Michael LaForgia was a 40-year-old father of three when he contracted meningococcal disease. In December 2004, Michael was celebrating New Year’s with his family in Maine. He woke in the middle of the night with an excruciating headache, nausea and chills. Thinking he had the flu, the family cut the trip short and returned to New York. The next night, Michael’s wife saw a purplish rash on his face. When he became too weak to walk, she took him to the hospital.Michael was admitted to the Intensive Care Unit when he began to have trouble breathing and his organs began failing. Doctors did not expect him to survive the night. By the time he was transferred to another hospital, Michael’s face was unrecognizable – it was swollen and turning black, along with his limbs. Doctors gave Michael antibiotics and after eight days in a coma, he began to improve. Michael survived, but endured the amputation of his right leg below the knee and part of his left foot. He spent two months in the hospital and five months in rehabilitation.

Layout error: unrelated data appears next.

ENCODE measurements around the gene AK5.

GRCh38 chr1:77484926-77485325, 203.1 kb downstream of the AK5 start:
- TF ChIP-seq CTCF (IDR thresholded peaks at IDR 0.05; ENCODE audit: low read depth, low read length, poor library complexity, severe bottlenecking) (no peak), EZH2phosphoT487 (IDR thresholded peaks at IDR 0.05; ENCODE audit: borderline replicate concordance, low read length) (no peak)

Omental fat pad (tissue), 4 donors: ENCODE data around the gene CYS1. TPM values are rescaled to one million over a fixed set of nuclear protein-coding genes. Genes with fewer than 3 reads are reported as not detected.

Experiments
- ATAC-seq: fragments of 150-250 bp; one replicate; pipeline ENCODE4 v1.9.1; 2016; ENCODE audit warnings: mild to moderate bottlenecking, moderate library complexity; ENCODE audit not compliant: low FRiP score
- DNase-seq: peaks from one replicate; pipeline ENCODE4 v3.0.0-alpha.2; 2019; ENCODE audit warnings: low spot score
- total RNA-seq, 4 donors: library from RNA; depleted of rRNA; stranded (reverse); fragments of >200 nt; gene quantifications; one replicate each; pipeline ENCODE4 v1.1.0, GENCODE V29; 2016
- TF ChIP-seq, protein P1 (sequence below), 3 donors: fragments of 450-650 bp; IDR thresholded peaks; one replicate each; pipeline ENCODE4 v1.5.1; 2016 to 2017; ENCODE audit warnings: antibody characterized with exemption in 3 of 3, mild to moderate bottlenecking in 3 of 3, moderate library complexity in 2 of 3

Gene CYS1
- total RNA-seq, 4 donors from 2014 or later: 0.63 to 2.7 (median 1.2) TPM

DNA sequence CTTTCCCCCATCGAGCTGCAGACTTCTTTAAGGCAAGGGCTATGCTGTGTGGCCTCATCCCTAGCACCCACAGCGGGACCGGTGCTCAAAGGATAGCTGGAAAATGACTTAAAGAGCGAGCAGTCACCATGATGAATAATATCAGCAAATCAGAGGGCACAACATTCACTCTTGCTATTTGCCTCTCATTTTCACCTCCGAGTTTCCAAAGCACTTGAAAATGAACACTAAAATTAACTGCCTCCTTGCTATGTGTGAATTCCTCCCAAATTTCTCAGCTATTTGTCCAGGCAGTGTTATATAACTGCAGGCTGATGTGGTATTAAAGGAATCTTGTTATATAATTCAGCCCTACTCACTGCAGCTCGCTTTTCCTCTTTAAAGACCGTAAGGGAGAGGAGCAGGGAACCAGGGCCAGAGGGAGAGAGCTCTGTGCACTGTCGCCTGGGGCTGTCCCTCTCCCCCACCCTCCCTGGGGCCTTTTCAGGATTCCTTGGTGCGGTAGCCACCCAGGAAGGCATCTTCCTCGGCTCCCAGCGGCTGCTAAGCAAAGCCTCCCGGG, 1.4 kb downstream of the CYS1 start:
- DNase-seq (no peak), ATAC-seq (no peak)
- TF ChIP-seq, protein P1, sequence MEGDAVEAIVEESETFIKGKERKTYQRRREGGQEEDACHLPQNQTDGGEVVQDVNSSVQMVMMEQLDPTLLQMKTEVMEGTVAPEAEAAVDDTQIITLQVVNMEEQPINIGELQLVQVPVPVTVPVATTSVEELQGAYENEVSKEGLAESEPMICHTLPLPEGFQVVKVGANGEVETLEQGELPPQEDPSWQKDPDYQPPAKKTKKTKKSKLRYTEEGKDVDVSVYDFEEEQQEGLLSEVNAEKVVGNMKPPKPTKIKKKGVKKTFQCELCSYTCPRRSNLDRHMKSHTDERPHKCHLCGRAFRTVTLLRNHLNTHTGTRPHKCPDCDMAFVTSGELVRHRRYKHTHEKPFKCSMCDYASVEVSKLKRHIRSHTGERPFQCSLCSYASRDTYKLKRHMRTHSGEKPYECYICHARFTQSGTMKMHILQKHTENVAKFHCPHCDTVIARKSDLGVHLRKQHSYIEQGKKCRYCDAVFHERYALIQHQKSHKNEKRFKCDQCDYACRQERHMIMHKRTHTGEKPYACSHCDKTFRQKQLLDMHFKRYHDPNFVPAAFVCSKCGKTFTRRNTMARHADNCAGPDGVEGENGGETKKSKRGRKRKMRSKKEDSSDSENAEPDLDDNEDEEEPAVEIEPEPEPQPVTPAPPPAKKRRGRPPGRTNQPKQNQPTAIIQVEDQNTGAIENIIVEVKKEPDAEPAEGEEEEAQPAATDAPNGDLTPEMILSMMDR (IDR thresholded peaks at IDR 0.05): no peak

Despite these obstacles Michael, who was an avid runner prior to contracting meningococcal disease, has returned to competing in marathons and triathlons. Michael ran the New York City marathon twice before becoming ill (2002 & 2004), and again for the first time as an amputee in November, 2009. “Meningococcal meningitis changed my life,” says Michael. “My goal is to share my story and educate people about meningococcal disease and the importance of vaccination, so that no one else has to experience this devastating disease.”
M.O.M. of Lauren (survived at age 4 years)